- You start having unhealthy thinking patterns. You may embrace bizarre conspiracies or become paranoid and think everyone’s out to harm you in some way.
- You may neglect your appearance or hygiene.
- You may find it extremely difficult to engage in any kind of social interaction, and you resist doing so. In other words, something as simple as going into a grocery store may be a real challenge for you, because you fear talking to people or interacting socially.
- It has been weeks or months since you’ve had face-to-face contact with another human being.
INTJ Isolation Problems
The biggest reason you want to interact socially is that it will keep you healthy and happy, even if the process can be awkward or uncomfortable. If you don’t get enough social interaction, you can begin to have the following problems.
- You can limit your success or happiness by cutting yourself off too much. You may miss opportunities to make valuable friends, romantic mates, or advance in your career.
- You can begin to fall into other self-destructive patterns, such as cynicism, self-hatred, depression, low self-esteem, misanthropy, drug addiction. I’ll talk about those in the coming weeks.
- You may begin to develop social anxiety and extreme awkwardness when you are in social situations. This can lead to more isolation and intense feelings of loneliness or despair. Granted, INTJs struggle with this anyway, but it can be greatly amplified.
- You may become suicidal and begin harming yourself or others.
Tips for Overcoming Isolation
I’d recommend that every INTJ should have at least 1-2 people with whom they can spend face-to-face time (outside of work or the internet). This can be family, friends, a spouse/date, or whatever. They can pull you out of your shell and ensure that you get enough contact to stay mentally healthy.
If you don’t have those 1-2 people, I’d make that a number one priority. Forget about hobbies until you can develop a face-to-face relationship with at least one other human being. How can you do that?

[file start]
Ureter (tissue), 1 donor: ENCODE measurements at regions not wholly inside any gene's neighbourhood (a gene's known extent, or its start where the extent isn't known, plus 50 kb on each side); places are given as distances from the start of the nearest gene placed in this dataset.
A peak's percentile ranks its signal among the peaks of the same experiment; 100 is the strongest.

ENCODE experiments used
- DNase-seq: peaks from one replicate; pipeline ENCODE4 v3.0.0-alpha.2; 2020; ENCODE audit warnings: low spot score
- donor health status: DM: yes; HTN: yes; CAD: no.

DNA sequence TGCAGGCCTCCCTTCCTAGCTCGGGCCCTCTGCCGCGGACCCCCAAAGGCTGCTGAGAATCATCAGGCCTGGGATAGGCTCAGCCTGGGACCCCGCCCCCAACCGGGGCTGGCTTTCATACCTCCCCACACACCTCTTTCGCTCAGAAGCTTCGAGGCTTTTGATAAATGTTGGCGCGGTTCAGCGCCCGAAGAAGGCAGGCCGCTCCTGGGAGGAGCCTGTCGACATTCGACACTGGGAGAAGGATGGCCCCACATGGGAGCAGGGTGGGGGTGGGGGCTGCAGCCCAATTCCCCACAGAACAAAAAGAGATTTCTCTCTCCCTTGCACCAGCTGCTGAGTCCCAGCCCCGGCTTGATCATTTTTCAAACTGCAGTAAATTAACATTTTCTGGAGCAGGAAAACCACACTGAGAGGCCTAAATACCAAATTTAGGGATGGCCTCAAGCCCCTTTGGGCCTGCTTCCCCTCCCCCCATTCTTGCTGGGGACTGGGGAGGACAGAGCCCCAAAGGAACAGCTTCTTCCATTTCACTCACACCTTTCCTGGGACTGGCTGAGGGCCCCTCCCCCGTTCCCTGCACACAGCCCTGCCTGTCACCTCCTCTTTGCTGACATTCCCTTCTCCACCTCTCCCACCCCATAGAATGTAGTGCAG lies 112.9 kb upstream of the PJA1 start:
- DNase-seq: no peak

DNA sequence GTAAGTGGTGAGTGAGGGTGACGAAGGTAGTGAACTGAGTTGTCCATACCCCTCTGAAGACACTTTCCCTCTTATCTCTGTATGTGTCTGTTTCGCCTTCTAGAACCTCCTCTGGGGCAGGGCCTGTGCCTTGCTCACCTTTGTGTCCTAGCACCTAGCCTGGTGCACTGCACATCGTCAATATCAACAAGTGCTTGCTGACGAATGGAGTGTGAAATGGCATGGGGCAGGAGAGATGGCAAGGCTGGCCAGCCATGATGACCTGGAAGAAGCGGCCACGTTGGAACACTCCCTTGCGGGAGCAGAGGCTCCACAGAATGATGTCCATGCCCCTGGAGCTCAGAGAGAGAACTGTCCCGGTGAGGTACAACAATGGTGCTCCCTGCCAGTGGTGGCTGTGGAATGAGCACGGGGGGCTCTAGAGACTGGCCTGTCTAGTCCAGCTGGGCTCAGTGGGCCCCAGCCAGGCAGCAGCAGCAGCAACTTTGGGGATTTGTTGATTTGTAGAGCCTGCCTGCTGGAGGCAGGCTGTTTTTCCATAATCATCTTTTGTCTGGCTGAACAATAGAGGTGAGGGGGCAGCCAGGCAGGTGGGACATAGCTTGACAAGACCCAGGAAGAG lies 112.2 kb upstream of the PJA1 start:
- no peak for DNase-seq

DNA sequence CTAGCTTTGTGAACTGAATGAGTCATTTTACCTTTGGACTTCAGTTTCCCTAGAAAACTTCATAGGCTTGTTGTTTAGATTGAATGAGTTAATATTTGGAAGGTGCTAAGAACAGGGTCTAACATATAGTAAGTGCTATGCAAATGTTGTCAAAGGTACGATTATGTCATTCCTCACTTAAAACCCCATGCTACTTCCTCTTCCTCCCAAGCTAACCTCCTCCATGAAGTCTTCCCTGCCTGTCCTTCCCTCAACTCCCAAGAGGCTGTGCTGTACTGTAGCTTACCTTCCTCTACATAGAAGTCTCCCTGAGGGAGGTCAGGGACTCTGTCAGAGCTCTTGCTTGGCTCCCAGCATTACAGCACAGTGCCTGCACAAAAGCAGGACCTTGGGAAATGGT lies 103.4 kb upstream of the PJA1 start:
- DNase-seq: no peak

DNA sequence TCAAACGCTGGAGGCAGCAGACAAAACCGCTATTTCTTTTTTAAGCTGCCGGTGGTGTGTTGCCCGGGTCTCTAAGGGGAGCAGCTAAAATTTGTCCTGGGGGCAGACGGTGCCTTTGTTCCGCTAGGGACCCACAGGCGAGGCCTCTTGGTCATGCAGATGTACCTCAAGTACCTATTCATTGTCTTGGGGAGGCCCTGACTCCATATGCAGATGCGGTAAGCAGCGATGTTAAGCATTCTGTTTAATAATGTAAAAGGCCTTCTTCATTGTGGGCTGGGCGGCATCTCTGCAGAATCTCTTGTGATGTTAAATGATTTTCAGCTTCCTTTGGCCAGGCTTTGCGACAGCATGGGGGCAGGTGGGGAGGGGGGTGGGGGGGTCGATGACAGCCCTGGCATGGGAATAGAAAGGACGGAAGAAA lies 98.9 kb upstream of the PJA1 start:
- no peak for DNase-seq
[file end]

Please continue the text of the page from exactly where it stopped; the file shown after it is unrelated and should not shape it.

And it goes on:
- Maybe join social media like Facebook and try to reconnect with an old acquaintance.
- Try an online dating site.
- Look for a club or conference related to your own personal interests or hobbies.
- Take some classes with like-minded people that meet every few weeks or month. That may enable you to meet a friend.
- Consider going to college to get a degree (or a more advanced degree).
- Start with low-key social situations. If you’ve been isolated for too long and find situations uncomfortable, start small. Go to the library and be around others without having to interact. Go out to eat once a week and talk to the server. Go to the movies and be around others.
- Be friendly to people. Smile, and ask them how they’re doing.
- Recognize that those intense feelings of awkwardness or anxiety are only temporary. They will often fade once you become used to socializing on a regular basis.
In conclusion, you always want to get some social interaction as an INTJ, and you never want to isolate yourself too much. It can hold you back from being happy and from realizing your full potential.
Bobby Fischer was one of the greatest chess players in history. Many people type him as an INTJ (or INTP). He struggled with many mental health issues. However, I think his final words were interesting. He said, “There is nothing so healing as the human touch.” Whether we like it or not, even INTJs are social creatures. We may need less social interaction than others, but we do need some social interaction to remain mentally healthy.
Andrew Steptoe, Aparna Shankar, Panayotes Demakakos, and Jane Wardle. Social Isolation, Loneliness, and All-cause Mortality in Older Men and Women. PNAS 2013 110 (15) 5797-5801; March 25, 2013, doi:10.1073/pnas.1219686110